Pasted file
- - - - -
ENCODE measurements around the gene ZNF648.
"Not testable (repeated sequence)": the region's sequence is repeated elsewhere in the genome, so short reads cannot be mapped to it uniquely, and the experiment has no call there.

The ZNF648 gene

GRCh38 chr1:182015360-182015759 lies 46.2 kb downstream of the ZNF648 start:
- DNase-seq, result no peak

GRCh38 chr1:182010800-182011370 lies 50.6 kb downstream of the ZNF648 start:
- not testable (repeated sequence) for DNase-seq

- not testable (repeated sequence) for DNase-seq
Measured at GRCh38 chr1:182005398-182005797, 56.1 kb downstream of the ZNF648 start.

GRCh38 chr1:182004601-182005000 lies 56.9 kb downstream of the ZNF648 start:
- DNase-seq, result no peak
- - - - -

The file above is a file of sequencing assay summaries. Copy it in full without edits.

ENCODE measurements around the gene ZNF648.
"Not testable (repeated sequence)": the region's sequence is repeated elsewhere in the genome, so short reads cannot be mapped to it uniquely, and the experiment has no call there.

The ZNF648 gene

GRCh38 chr1:182015360-182015759 lies 46.2 kb downstream of the ZNF648 start:
- DNase-seq, result no peak

GRCh38 chr1:182010800-182011370 lies 50.6 kb downstream of the ZNF648 start:
- not testable (repeated sequence) for DNase-seq

- not testable (repeated sequence) for DNase-seq
Measured at GRCh38 chr1:182005398-182005797, 56.1 kb downstream of the ZNF648 start.

GRCh38 chr1:182004601-182005000 lies 56.9 kb downstream of the ZNF648 start:
- DNase-seq, result no peak